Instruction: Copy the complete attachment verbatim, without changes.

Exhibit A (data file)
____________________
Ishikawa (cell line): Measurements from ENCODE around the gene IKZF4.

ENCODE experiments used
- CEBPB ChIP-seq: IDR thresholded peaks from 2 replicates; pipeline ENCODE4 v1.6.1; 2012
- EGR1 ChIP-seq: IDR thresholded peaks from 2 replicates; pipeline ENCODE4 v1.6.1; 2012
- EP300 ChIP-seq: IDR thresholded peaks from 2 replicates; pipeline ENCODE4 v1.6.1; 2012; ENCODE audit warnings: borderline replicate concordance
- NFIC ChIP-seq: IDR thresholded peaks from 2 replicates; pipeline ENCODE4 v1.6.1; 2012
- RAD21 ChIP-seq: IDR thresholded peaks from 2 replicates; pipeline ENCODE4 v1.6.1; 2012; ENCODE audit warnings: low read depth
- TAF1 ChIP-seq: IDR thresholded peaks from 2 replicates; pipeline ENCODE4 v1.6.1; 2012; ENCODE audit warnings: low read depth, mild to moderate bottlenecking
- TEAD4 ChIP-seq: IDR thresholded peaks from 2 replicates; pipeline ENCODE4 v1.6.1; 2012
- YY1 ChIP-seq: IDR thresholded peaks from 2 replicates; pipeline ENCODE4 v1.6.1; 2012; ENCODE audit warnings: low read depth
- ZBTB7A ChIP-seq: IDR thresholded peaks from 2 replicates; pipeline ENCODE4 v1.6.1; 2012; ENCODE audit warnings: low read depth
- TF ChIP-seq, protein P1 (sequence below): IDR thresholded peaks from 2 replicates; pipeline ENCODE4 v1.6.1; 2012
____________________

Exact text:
Ishikawa (cell line): Measurements from ENCODE around the gene IKZF4.

ENCODE experiments used
- CEBPB ChIP-seq: IDR thresholded peaks from 2 replicates; pipeline ENCODE4 v1.6.1; 2012
- EGR1 ChIP-seq: IDR thresholded peaks from 2 replicates; pipeline ENCODE4 v1.6.1; 2012
- EP300 ChIP-seq: IDR thresholded peaks from 2 replicates; pipeline ENCODE4 v1.6.1; 2012; ENCODE audit warnings: borderline replicate concordance
- NFIC ChIP-seq: IDR thresholded peaks from 2 replicates; pipeline ENCODE4 v1.6.1; 2012
- RAD21 ChIP-seq: IDR thresholded peaks from 2 replicates; pipeline ENCODE4 v1.6.1; 2012; ENCODE audit warnings: low read depth
- TAF1 ChIP-seq: IDR thresholded peaks from 2 replicates; pipeline ENCODE4 v1.6.1; 2012; ENCODE audit warnings: low read depth, mild to moderate bottlenecking
- TEAD4 ChIP-seq: IDR thresholded peaks from 2 replicates; pipeline ENCODE4 v1.6.1; 2012
- YY1 ChIP-seq: IDR thresholded peaks from 2 replicates; pipeline ENCODE4 v1.6.1; 2012; ENCODE audit warnings: low read depth
- ZBTB7A ChIP-seq: IDR thresholded peaks from 2 replicates; pipeline ENCODE4 v1.6.1; 2012; ENCODE audit warnings: low read depth
- TF ChIP-seq, protein P1 (sequence below): IDR thresholded peaks from 2 replicates; pipeline ENCODE4 v1.6.1; 2012